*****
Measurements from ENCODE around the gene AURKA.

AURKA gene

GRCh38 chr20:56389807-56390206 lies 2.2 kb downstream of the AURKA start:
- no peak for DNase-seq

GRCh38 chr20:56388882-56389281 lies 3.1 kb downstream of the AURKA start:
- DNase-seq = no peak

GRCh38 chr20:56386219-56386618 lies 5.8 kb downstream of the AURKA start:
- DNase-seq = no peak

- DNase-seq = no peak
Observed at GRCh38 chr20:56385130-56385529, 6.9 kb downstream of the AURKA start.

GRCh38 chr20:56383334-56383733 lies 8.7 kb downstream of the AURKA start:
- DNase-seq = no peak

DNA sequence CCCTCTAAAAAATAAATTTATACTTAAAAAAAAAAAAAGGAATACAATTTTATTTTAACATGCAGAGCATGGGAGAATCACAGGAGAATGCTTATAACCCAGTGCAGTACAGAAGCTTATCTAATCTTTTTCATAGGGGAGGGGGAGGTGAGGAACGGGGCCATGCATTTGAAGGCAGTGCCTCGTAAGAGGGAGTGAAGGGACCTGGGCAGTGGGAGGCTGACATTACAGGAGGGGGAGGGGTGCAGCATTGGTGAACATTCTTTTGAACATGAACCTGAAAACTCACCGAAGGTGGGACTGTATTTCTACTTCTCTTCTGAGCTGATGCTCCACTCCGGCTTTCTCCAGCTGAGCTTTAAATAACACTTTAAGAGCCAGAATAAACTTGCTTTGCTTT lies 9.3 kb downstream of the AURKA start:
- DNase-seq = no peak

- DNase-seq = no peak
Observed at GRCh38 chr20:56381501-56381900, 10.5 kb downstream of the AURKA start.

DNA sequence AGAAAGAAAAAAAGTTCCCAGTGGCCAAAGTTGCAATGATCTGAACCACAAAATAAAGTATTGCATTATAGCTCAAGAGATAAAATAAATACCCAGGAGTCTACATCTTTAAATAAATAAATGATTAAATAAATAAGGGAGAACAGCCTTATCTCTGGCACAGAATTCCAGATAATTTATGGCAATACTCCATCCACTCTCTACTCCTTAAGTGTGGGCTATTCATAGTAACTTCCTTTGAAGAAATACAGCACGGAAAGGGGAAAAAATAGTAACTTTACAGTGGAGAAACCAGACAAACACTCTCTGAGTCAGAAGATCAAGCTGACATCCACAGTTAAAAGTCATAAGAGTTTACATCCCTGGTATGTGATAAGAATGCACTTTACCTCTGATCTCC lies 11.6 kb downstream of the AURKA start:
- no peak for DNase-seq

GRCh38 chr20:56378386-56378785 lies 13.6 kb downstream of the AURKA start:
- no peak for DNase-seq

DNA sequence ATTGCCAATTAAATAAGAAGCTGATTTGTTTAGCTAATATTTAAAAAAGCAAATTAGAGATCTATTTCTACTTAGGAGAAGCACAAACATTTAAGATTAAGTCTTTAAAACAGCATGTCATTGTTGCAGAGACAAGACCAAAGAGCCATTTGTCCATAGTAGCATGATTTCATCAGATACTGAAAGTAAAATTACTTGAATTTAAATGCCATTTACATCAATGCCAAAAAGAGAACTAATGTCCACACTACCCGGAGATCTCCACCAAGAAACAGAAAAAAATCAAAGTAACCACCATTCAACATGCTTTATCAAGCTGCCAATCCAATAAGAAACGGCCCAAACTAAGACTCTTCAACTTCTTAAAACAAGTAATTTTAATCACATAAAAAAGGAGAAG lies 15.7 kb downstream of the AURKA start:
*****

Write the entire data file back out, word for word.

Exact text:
Measurements from ENCODE around the gene AURKA.

AURKA gene

GRCh38 chr20:56389807-56390206 lies 2.2 kb downstream of the AURKA start:
- no peak for DNase-seq

GRCh38 chr20:56388882-56389281 lies 3.1 kb downstream of the AURKA start:
- DNase-seq = no peak

GRCh38 chr20:56386219-56386618 lies 5.8 kb downstream of the AURKA start:
- DNase-seq = no peak

- DNase-seq = no peak
Observed at GRCh38 chr20:56385130-56385529, 6.9 kb downstream of the AURKA start.

GRCh38 chr20:56383334-56383733 lies 8.7 kb downstream of the AURKA start:
- DNase-seq = no peak

DNA sequence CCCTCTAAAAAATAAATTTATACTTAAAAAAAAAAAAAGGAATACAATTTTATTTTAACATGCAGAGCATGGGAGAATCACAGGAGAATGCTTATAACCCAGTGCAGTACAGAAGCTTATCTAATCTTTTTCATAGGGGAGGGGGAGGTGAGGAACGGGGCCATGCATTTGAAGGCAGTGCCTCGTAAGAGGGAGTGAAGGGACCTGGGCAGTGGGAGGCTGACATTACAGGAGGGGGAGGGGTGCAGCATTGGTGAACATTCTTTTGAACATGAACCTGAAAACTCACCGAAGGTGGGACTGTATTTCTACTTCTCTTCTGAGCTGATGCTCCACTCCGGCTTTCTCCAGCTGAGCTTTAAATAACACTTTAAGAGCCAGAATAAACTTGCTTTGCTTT lies 9.3 kb downstream of the AURKA start:
- DNase-seq = no peak

- DNase-seq = no peak
Observed at GRCh38 chr20:56381501-56381900, 10.5 kb downstream of the AURKA start.

DNA sequence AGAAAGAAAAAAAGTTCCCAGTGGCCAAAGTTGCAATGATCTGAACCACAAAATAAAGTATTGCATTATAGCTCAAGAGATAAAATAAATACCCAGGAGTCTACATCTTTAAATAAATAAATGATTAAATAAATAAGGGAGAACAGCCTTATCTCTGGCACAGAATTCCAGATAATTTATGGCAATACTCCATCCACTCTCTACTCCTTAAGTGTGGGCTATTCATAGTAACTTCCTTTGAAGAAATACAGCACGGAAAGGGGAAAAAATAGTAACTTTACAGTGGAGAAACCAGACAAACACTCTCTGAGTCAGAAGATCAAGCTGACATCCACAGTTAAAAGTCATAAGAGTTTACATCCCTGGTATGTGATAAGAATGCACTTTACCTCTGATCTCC lies 11.6 kb downstream of the AURKA start:
- no peak for DNase-seq

GRCh38 chr20:56378386-56378785 lies 13.6 kb downstream of the AURKA start:
- no peak for DNase-seq

DNA sequence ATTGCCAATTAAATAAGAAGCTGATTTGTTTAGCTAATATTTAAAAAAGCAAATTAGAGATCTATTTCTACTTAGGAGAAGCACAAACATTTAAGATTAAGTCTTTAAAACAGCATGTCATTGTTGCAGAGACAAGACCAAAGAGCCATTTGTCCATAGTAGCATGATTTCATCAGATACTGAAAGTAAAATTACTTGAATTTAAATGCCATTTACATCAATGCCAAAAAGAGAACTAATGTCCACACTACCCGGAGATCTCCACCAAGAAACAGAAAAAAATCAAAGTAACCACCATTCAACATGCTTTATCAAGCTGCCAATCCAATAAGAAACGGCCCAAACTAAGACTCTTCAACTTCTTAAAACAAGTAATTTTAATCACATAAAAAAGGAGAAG lies 15.7 kb downstream of the AURKA start: